Different people have different ideas about what academia is, what it should strive for, and what cultural values it should represent. While a traditionalist view of the ivory tower, and especially of a liberal arts education, suggests that we ought to cling to classical texts and the Western canon as a basis, others are questioning whether notions of the West and adhering to a canon are still useful, or whether they create exclusionary spaces that limit the breadth and depth of our education. In these discussions, it’s easy to straw man liberal arts campuses and students as upholding ideas that are in line with liberal ideology and subsequently brainwashing students into that ideology. Common terms, often conflated with similar but not synonymous terms, that those in favor of a more classical education might associate with liberalized education are deconstruction, critical theory, and postmodernism. In actuality, these terms are not innately political and are also often contradict one another. Here are what the terms actually mean.

Critical theory: Describes social theories which are oriented toward critiquing and changing society, rather than simply observing and describing it.  Can encompass anything from Marxism to Feminist and Gender theory.

Postmodernism: A late-20th-century style and concept in the arts, architecture, and criticism that represents a departure from modernism and has, at its heart, a general distrust of grand theories and ideologies. Postmodernism does not encompass Marxism, structuralism, or postcolonial theory, which seek to describe how all things works. Also, postmodernism isn’t a theory, it’s simply a category that theories may fall into.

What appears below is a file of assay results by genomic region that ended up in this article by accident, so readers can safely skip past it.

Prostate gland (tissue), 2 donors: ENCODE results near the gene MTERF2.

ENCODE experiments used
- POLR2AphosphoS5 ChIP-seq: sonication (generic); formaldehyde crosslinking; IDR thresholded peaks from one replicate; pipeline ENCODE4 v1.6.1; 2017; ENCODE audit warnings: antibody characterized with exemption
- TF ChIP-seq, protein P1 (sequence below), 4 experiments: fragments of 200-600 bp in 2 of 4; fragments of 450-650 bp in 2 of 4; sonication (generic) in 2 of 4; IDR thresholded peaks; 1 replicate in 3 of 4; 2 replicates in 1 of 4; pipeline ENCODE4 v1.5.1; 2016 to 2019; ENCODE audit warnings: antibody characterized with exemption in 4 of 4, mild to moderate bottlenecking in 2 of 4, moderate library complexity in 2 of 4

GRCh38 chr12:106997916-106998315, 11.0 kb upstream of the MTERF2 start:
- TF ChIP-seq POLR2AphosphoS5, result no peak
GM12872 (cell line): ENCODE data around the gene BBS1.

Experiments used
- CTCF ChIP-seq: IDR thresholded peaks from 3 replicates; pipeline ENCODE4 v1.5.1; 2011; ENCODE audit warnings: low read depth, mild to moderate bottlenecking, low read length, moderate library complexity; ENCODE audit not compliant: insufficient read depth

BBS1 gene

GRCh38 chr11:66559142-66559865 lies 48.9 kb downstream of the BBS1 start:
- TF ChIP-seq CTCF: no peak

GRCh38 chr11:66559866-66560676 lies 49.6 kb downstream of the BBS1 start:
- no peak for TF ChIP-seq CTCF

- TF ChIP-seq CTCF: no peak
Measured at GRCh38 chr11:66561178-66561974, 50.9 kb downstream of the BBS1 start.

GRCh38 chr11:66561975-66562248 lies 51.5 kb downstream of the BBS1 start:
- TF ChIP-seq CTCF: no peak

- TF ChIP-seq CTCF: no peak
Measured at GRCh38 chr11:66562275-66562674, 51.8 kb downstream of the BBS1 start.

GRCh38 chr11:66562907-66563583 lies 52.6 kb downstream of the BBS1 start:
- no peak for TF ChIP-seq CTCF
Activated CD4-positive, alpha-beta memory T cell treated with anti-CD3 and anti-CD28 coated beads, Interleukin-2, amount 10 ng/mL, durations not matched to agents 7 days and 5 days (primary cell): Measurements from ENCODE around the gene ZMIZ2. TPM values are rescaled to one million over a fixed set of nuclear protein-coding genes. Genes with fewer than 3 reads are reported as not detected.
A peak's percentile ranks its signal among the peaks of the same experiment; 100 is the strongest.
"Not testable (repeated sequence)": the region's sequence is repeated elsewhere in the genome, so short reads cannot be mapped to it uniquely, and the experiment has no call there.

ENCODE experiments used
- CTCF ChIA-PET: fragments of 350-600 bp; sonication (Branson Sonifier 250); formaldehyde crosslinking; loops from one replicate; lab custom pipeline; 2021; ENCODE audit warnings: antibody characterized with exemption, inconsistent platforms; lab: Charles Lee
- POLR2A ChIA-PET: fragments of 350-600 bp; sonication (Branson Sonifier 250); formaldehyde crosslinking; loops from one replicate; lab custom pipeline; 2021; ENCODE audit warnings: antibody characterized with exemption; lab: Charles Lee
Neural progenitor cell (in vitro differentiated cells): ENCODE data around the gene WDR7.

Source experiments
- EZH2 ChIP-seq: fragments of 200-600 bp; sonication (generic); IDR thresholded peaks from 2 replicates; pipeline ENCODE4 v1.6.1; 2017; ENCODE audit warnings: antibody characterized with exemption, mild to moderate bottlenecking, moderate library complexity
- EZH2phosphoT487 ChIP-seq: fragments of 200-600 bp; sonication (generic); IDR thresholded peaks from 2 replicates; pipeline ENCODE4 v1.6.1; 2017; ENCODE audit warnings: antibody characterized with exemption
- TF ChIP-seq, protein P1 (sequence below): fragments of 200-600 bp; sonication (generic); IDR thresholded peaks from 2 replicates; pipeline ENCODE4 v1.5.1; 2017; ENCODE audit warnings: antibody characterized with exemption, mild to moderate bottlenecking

Deconstruction: A method of critical analysis of philosophical and literary language which emphasizes the internal workings of language and conceptual systems, the relational quality of meaning, and the assumptions implicit in forms of expression. Seeks to point out contradiction in language and in other theories and expose assumptions which we might otherwise take for granted. Does not equal social nihilism and is not politicized in the way that other theories are.

Full transparency, I’ve gotten these definitions from Google and Wikipedia. Now that they’re laid out, it’s easy to see that they’re not the same thing, that they can be in contradiction with one another, that they have different goals, and are not political in nature.

So, that raises the question, since deconstruction, postmodernism, and critical theory are not actually political forces with the ends of driving out classical texts, what exactly are the opponents of a less canonical classroom afraid of? The answer should be not much. Even at Wesleyan, a liberal arts college in the truest sense of the word, we still study these texts. In fact, I’ve read several of them in English, Philosophy, Feminist Gender and Sexuality Studies, and College of Letters courses. Many other students, who were lucky enough to be educated in private schools, read them in high school. We also shouldn’t forget that there is literally a Classic Civilizations major at Wesleyan dedicated to the study of these cultures and texts.

What exactly, then, is the concern here, especially if the classical texts are still being preserved? I would argue that the concern with the doing away with the Western canon is more concerned with postcolonialism and a distrust of the ideas encompassed in postcolonial theory, rather than with postmodernism, critical theory, or deconstruction. Here’s a definition for postcolonialism.

Postcolonial theory: A body of thought primarily concerned with accounting for the political, aesthetic, economic, historical, and social impact of European colonial rule around the world in the 18th through the 20th centuries.